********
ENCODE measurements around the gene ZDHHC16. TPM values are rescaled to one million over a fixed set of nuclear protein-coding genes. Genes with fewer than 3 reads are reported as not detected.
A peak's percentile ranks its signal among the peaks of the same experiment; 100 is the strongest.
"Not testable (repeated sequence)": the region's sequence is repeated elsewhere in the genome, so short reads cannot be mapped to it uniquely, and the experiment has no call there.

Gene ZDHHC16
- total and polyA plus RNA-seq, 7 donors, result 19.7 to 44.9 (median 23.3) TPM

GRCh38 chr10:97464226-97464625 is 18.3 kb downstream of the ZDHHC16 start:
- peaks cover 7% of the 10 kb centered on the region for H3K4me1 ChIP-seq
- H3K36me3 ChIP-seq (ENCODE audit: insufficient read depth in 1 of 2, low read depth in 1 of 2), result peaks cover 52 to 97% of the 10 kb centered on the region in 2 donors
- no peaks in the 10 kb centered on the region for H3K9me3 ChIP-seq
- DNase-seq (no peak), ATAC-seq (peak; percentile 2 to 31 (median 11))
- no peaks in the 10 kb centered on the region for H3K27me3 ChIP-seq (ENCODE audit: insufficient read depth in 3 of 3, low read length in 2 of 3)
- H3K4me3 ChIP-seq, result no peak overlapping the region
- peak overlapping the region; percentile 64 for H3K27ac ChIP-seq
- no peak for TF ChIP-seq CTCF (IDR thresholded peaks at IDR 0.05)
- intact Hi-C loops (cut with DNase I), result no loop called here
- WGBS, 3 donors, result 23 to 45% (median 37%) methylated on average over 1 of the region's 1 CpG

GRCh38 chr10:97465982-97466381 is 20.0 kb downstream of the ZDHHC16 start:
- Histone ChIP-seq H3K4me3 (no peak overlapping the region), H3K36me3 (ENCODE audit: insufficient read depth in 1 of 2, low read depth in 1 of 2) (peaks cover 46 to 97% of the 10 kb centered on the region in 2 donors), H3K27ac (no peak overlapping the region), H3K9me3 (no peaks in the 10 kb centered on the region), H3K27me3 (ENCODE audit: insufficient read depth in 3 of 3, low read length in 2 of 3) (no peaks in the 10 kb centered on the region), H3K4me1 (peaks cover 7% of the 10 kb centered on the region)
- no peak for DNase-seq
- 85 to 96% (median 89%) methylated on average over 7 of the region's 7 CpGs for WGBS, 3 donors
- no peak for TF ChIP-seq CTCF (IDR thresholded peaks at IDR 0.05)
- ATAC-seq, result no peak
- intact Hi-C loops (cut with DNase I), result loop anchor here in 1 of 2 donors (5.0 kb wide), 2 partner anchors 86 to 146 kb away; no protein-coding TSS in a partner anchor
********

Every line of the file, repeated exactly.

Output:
ENCODE measurements around the gene ZDHHC16. TPM values are rescaled to one million over a fixed set of nuclear protein-coding genes. Genes with fewer than 3 reads are reported as not detected.
A peak's percentile ranks its signal among the peaks of the same experiment; 100 is the strongest.
"Not testable (repeated sequence)": the region's sequence is repeated elsewhere in the genome, so short reads cannot be mapped to it uniquely, and the experiment has no call there.

Gene ZDHHC16
- total and polyA plus RNA-seq, 7 donors, result 19.7 to 44.9 (median 23.3) TPM

GRCh38 chr10:97464226-97464625 is 18.3 kb downstream of the ZDHHC16 start:
- peaks cover 7% of the 10 kb centered on the region for H3K4me1 ChIP-seq
- H3K36me3 ChIP-seq (ENCODE audit: insufficient read depth in 1 of 2, low read depth in 1 of 2), result peaks cover 52 to 97% of the 10 kb centered on the region in 2 donors
- no peaks in the 10 kb centered on the region for H3K9me3 ChIP-seq
- DNase-seq (no peak), ATAC-seq (peak; percentile 2 to 31 (median 11))
- no peaks in the 10 kb centered on the region for H3K27me3 ChIP-seq (ENCODE audit: insufficient read depth in 3 of 3, low read length in 2 of 3)
- H3K4me3 ChIP-seq, result no peak overlapping the region
- peak overlapping the region; percentile 64 for H3K27ac ChIP-seq
- no peak for TF ChIP-seq CTCF (IDR thresholded peaks at IDR 0.05)
- intact Hi-C loops (cut with DNase I), result no loop called here
- WGBS, 3 donors, result 23 to 45% (median 37%) methylated on average over 1 of the region's 1 CpG

GRCh38 chr10:97465982-97466381 is 20.0 kb downstream of the ZDHHC16 start:
- Histone ChIP-seq H3K4me3 (no peak overlapping the region), H3K36me3 (ENCODE audit: insufficient read depth in 1 of 2, low read depth in 1 of 2) (peaks cover 46 to 97% of the 10 kb centered on the region in 2 donors), H3K27ac (no peak overlapping the region), H3K9me3 (no peaks in the 10 kb centered on the region), H3K27me3 (ENCODE audit: insufficient read depth in 3 of 3, low read length in 2 of 3) (no peaks in the 10 kb centered on the region), H3K4me1 (peaks cover 7% of the 10 kb centered on the region)
- no peak for DNase-seq
- 85 to 96% (median 89%) methylated on average over 7 of the region's 7 CpGs for WGBS, 3 donors
- no peak for TF ChIP-seq CTCF (IDR thresholded peaks at IDR 0.05)
- ATAC-seq, result no peak
- intact Hi-C loops (cut with DNase I), result loop anchor here in 1 of 2 donors (5.0 kb wide), 2 partner anchors 86 to 146 kb away; no protein-coding TSS in a partner anchor